Using Herbs As Fish Food

Using Herbs As Fish Food

Being an aquatic owner myself, I like to provide the best for my fishes. I do give them the basic food that comes out of a packet every day, but I thought of trying out something new. I’m pretty sure that fishes, like humans, would get bored of eating the same meal three times every single day. So I did my research, and that led me to a list of herbs I could try out as foods for my aquatic babies.

1. Basil

Basil For Fish Food

You could try out home grown herbs too like basil, thyme, parsley, and oregano. Little bits and pieces of these herbs work well for the fishes. The taste of basil might be a bit too strong for some fishes, but you can give them a bite or two now and then for a refreshing taste.

2. Mint

mint for fish food

Mint, on the other hand, I would imagine is a total no-no for fishes as they are naturally repellent to bugs and rats. I can’t take the risk of seeing what it would do to fragile creatures like fishes.

3. Algae

algae-for-fish-food

Other grasses like foods that you could try are algae covered rocks, moss balls or algae balls. For algae covered rocks, all you have to do is place some rocks in a glass of water separate from the aquarium and face it towards the sun. Gradually, a layer of algae will start developing on the rocks.

This is the moment you place them in the aquarium. What better food for the aquatic animals than growing food plants. As and when you see the algae starts diminishing from the rocks in the aquarium, replace it with new algae covered rocks.

4. Moss Balls

moss-balls-for-fish-food

For moss balls, which are also known as algae balls, you can get it from aquatic food stores if they aren’t available in your region naturally. These foods look like they are little golf balls covered in algae. After the fishes are done nibbling on them, they regrow in a circular shape only.

These moss balls are found mostly in European and Japanese lakes where they naturally roll out on the shore of the lakes. The fishes while nibbling on them can never finish a moss ball. They might be quite expensive but are worthy of the price.

5. Riccia or Java Moss

Riccia-moss-for-fish-food

The other trick is to tie grass foods to a rock in the aquarium. You could attach aquatic plants like Riccia or java moss also known as vesicular in Latin terms. You could attach the plants with a cotton thread. Some stores already have them attached to driftwood. These plants when growing will be excellent foods for fishes.

Other Species of Plant Foods

other-species-of-plant-food-for-fish

I will list some other species of plant foods that you can grow or place in your aquarium. Usually, you can find these plants by their laymen terms but getting them by their Latin terms is more reliable. So you can get the proper plant that you’re looking for, and there is no chance of a mix-up.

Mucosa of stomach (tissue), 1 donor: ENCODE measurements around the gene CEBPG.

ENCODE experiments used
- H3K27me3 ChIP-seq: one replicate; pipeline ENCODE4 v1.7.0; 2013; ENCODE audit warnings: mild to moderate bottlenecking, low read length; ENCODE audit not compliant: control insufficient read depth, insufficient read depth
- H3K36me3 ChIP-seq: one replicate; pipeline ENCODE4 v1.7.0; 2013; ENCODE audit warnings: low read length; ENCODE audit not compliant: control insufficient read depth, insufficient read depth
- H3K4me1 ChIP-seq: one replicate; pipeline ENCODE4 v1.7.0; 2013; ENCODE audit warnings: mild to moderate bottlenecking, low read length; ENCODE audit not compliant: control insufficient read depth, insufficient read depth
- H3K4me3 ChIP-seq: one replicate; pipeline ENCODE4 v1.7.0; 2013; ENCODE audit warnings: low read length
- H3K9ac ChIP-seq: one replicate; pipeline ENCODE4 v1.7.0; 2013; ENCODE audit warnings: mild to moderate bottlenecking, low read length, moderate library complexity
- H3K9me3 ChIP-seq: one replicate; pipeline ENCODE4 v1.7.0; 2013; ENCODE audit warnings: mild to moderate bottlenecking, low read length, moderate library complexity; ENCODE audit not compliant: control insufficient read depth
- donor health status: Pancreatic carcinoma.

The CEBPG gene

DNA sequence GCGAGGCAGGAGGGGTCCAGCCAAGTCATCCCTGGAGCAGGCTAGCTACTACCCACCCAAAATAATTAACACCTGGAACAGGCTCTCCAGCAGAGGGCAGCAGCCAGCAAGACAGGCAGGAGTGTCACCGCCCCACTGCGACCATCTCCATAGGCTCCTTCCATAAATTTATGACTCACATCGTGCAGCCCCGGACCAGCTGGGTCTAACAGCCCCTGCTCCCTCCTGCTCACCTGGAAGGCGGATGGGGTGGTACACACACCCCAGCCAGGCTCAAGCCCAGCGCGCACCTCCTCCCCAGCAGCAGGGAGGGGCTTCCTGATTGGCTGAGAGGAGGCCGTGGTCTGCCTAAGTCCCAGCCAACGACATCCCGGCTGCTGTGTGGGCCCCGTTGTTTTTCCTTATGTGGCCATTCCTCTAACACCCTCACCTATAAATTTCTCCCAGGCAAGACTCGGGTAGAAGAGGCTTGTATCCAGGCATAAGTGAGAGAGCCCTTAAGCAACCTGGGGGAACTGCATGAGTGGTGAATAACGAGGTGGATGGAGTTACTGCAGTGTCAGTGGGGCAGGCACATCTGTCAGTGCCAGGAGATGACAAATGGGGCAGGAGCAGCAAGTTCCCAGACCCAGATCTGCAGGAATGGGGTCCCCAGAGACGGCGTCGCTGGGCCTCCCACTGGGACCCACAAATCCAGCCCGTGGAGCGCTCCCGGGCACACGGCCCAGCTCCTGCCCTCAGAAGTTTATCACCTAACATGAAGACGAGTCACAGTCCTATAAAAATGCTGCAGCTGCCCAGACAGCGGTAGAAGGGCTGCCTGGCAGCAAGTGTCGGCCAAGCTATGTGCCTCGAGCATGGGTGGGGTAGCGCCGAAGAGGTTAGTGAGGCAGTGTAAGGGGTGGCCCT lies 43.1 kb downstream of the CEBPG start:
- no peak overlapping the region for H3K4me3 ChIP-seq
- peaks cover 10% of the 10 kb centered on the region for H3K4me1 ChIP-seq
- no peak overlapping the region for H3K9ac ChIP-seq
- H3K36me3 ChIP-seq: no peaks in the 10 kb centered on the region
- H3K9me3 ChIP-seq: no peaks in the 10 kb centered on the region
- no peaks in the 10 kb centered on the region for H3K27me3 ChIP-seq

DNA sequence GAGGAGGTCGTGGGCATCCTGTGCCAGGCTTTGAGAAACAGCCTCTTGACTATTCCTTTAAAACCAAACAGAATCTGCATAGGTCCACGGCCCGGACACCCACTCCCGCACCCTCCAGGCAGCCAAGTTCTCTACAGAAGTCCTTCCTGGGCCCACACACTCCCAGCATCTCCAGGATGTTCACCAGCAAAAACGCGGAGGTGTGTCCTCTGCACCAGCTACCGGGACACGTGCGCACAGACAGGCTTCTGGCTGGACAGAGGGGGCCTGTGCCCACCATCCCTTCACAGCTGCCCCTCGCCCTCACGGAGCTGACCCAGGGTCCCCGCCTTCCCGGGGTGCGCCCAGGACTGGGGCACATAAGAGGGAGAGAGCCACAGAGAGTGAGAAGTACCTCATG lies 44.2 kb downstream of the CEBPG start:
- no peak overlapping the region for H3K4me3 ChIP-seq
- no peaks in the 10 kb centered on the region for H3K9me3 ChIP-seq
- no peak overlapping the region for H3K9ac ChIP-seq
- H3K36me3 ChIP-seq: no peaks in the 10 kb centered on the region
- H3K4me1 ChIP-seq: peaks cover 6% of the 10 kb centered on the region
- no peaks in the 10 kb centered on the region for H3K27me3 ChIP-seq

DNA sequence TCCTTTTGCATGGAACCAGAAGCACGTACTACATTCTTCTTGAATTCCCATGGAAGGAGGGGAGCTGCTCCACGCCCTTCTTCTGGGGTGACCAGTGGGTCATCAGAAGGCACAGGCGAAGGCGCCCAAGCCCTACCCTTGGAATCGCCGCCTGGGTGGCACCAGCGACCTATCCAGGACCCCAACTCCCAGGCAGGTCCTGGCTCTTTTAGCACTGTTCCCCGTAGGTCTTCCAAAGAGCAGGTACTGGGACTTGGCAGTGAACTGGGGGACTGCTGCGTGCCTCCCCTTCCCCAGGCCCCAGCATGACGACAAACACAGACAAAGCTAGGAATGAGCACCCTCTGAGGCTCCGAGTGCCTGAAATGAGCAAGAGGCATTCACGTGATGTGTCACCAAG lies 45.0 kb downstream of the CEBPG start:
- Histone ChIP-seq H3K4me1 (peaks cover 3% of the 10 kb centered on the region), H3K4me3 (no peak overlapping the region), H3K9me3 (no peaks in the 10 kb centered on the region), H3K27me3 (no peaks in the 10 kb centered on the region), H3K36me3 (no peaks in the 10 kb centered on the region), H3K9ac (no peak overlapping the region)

Some of such plants are:

1. Cabomba

2. Egeria

3. Limnophila

4. Myriophyllum

5. Rotala

Cabomba comes in the green and red colors and grows rapidly when fed with enough sunlight. It is a soft plant that is one of the most edible foods for fishes. Egeria is also known as anchors and Elodea. You will probably have seen this as the most common fish food around the world. It is a great oxygen provider and another great option for different types of goldfish food.

Limnophila, which is also known as Ambula, is a fine leaved plant. Sunlight does complement its growth, but if you have a lot of fish in the aquarium, just one of these won’t be able to sustain their dietary needs for long. Myriophyllum is a soft aquatic leaved plant that can grow rapidly.

It almost always grows ahead of the fish’s needs. Rotala comes in different forms. The most common ones are Wallachia, indicia, and rotund-folia. They grow rapidly and are soft left. But they are tough enough not to be eaten completely while the fish can nibble on them. If your aquarium is blessed with a great lighting, one more form of Rotala that you can try is R. Macrandra. It serves the purpose of providing varied plants to your aquatic babies.

Ground plants like Glossostigma and Lilaeopsis will spread on the ground cover of your aquarium. They take fewer efforts and can provide for many fishes. Even with the simplest settings, you could grow a few aquatic plants for your fishes. Not everyone wishes to inject carbon dioxide, expensive lighting and other additives to the aquarium setting at home. Sometimes, a simple setting can do the trick for you.

These plant foods range from minimal effort to utmost care, and you can choose whichever it is that you’d prefer. Let us know which works best for your fishes.

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